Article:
There I was, reading my Baseball-Reference.com newsletter, when I came across a most startling discovery: the Twins’ Byron Buxton and Detroit Tigers Hall of Famer, Ty Cobb, were both born on Dec. 18.
In the great cosmic order of things, I know this means very little, but I must admit that I reacted with disappointment — not that it’s Buxton’s fault, of course, that he has a connection to the controversial Cobb. There’s another connection as well: both men are from Georgia, although at opposite ends of the state. Cobb was from the town of Narrows, while Buxton hails from Baxley. Cobb’s exploits earned him the nickname The Georgia Peach. Buxton is simply known as “Buck,” not exactly a household name, but it sure would be nice if it was. Perhaps then the memory of Cobb will be rightfully displaced.
There’s nothing you can do about history, and I would never advocate for the removal of someone from the history books. And Cobb certainly has his place in them because he set so many records, including one that likely will forever be his: a career batting average of .366. But perhaps we don’t have to speak so reverently about players such as Cobb.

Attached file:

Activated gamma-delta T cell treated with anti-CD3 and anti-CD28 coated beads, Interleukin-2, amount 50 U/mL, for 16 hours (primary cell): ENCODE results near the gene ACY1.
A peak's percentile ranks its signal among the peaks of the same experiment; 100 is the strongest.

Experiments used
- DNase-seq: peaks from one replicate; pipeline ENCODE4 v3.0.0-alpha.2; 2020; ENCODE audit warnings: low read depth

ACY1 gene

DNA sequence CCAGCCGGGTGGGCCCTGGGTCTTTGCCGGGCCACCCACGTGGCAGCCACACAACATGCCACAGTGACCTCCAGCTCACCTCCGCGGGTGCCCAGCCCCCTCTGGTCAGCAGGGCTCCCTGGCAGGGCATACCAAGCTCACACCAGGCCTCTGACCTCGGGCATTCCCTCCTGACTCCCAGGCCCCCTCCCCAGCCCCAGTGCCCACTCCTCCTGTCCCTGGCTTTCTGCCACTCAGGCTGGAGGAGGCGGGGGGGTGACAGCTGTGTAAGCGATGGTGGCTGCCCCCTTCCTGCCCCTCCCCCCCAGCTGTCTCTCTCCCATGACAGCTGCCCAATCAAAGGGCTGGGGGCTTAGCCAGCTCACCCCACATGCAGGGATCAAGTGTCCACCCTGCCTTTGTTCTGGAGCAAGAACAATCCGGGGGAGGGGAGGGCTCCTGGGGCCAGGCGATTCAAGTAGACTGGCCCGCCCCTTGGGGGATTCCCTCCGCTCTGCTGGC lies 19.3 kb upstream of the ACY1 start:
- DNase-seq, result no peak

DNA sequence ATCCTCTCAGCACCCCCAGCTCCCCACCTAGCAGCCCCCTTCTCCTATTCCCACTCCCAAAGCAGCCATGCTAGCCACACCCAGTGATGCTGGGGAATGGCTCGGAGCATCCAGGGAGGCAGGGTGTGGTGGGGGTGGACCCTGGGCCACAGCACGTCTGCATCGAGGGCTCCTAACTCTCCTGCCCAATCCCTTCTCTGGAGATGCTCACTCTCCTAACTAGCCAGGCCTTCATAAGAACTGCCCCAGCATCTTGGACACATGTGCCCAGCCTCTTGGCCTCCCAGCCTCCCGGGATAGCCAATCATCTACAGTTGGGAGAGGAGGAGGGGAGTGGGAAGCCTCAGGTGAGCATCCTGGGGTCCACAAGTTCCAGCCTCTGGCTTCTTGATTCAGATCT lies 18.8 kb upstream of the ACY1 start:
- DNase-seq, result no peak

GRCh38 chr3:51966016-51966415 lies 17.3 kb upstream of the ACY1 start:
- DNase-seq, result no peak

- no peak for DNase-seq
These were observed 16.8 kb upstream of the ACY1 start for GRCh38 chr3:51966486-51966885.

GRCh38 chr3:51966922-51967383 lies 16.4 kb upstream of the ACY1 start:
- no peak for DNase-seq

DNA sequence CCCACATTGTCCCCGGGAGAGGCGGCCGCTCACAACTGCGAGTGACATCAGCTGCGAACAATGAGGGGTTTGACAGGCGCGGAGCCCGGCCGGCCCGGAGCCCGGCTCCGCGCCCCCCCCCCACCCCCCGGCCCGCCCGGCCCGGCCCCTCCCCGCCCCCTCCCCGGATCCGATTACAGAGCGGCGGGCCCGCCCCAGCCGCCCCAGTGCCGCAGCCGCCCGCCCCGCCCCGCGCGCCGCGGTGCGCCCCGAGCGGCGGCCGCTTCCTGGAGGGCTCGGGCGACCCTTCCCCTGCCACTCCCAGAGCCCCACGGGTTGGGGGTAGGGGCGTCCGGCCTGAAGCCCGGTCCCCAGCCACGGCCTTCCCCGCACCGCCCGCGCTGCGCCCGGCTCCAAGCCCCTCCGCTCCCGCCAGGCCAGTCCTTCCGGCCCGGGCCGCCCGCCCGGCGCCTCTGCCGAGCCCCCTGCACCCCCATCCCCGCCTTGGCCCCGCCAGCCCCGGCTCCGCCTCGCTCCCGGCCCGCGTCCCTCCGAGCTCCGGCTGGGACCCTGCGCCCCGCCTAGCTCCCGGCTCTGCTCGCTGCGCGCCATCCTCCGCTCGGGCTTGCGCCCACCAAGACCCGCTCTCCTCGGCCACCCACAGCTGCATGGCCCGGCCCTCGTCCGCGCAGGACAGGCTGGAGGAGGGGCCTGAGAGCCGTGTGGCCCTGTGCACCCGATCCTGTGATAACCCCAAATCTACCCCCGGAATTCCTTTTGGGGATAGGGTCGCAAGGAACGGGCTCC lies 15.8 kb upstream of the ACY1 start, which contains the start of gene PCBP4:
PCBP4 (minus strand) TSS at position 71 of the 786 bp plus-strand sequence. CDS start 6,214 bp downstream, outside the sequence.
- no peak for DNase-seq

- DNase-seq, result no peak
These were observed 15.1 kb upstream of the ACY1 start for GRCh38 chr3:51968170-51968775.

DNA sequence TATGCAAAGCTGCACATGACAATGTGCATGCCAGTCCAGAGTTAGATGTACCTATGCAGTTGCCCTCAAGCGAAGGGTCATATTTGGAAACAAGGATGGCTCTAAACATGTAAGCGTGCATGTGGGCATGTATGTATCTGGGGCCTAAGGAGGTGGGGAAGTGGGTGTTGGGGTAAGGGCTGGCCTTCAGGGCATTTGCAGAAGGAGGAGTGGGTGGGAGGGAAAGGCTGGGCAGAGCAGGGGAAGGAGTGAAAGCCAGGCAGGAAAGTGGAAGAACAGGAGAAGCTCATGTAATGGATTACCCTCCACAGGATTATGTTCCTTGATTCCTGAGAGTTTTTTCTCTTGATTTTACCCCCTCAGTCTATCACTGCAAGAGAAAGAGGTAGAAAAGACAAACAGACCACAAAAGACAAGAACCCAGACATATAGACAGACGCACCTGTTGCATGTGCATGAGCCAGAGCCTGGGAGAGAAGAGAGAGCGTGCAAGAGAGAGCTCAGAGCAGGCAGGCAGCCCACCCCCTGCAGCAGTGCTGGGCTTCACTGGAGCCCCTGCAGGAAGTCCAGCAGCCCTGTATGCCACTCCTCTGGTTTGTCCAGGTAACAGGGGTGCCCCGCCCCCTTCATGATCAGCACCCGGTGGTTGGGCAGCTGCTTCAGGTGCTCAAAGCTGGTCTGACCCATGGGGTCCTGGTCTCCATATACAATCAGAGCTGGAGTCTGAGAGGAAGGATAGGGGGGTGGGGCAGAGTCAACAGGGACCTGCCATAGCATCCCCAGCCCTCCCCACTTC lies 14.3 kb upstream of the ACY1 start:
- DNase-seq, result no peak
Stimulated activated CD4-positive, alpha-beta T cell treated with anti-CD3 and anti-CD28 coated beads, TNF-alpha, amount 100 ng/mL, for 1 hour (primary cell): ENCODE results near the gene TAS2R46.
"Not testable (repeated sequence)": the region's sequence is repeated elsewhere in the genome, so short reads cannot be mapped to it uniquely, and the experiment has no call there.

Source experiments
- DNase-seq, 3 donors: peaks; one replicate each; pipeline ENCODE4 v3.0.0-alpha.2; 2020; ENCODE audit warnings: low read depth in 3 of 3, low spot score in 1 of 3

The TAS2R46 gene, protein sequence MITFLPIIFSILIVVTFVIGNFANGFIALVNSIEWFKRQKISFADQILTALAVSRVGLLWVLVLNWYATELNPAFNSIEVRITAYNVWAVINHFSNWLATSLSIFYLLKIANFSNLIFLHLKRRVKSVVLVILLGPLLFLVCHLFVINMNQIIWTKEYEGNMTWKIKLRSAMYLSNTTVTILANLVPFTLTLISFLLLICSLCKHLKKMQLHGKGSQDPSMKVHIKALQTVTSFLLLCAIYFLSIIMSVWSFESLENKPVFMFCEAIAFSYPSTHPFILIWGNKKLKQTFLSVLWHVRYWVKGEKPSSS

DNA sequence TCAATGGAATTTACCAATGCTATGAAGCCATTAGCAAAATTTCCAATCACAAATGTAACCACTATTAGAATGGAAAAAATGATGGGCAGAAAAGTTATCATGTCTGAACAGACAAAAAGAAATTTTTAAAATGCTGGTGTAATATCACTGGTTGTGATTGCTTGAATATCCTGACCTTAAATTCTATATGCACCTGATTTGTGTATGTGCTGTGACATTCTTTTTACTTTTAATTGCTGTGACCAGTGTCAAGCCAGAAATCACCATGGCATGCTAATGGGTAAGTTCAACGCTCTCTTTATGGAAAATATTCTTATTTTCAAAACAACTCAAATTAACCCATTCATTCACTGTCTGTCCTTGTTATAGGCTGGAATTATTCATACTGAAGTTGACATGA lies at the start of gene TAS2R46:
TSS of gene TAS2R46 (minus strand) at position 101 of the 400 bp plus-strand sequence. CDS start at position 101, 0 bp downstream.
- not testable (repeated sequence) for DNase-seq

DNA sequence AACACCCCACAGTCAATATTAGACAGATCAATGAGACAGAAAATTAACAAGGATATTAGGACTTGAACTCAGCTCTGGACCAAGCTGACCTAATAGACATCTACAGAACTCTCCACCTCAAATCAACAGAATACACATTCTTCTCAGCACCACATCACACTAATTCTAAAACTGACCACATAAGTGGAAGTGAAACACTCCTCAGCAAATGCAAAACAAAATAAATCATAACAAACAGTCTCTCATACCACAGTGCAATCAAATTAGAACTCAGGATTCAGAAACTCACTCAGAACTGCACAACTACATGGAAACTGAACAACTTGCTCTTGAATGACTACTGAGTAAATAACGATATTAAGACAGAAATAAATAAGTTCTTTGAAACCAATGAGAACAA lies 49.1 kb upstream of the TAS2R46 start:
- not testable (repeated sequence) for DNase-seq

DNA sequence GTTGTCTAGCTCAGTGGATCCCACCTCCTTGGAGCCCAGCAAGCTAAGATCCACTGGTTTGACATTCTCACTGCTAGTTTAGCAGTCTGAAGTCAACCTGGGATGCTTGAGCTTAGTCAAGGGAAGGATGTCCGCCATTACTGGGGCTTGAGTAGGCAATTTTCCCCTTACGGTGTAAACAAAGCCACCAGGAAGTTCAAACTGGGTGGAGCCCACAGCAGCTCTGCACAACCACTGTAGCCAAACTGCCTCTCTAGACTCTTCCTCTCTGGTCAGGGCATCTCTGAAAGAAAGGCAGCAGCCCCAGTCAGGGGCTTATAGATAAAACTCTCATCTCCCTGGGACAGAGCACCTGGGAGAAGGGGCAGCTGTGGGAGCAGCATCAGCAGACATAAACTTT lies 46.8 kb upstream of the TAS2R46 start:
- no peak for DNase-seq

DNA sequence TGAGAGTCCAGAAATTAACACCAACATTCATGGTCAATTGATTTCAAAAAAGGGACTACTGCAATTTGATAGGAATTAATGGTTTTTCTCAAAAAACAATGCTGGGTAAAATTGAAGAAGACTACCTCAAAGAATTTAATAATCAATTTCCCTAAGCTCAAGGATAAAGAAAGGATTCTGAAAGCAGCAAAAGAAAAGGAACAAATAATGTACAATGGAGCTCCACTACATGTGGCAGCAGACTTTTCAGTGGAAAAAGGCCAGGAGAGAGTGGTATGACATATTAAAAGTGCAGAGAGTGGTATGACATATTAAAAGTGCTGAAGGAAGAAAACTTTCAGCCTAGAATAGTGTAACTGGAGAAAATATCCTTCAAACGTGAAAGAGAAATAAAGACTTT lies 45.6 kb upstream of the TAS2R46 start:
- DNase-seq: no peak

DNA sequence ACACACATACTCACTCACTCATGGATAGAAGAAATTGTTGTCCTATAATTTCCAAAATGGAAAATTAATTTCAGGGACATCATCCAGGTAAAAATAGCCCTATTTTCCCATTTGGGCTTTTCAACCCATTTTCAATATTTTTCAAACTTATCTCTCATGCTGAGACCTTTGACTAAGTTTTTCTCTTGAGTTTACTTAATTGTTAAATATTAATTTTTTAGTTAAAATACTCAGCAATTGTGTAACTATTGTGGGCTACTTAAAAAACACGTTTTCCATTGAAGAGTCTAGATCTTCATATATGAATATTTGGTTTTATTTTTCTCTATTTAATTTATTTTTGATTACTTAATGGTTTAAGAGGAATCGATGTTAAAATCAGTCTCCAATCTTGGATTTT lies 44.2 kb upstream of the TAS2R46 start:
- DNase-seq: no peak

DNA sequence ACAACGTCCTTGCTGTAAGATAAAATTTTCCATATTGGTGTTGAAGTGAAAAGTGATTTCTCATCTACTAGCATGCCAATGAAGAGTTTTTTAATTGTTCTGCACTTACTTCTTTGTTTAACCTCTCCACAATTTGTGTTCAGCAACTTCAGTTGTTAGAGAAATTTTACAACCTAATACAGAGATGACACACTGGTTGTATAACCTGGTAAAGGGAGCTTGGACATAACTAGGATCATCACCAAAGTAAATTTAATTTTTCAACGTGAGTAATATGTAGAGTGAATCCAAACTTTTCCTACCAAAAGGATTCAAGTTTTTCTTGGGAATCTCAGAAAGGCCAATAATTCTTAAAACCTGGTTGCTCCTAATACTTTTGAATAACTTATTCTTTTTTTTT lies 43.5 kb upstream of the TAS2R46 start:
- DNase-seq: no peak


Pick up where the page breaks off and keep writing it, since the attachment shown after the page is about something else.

My lasting image of the former Tigers player was formed by another controversial figure, writer Al Stump and his stories and biography about the former outfielder, one of which was included in a collection of the best sports writing of the 20th century. There’s also Cobb as captured by Ken Burns in his documentary, “Baseball.” If you have read and seen both, it’s hard not to think of Cobb, certainly late in his life, of being nothing more than a racist, gun-toting, paranoid alcoholic. A more recent biography has reportedly painted a more balanced portrait of the Hall of Famer, but I think this much is undeniable: he was an exceptional player on the field and a questionable human being off it.
Buxton, who turned 27 on Dec. 18, is never going to be the next Cobb (no player is). But I think most Twins fans would agree he has the potential to be so much greater. He is already a larger than life star in the outfield and on the base paths for his defensive skills and lightning speed. He hasn’t quite become the hitter we all hoped he would be, but when he gets an extra-base hit or drives a ball into the left field stands at Target Field, I think we all feel, sense and believe that Buxton can hit .300, smack 30 home runs, drive in 100 runs and score 100 runs, too. And when he does, the memory of The Georgia Peach will fade just a bit more. And if Buxton can do that over multiple seasons, perhaps we won’t think of Cobb and Narrows, Georgia ever again. Perhaps we will only be reminded of the man from Baxley.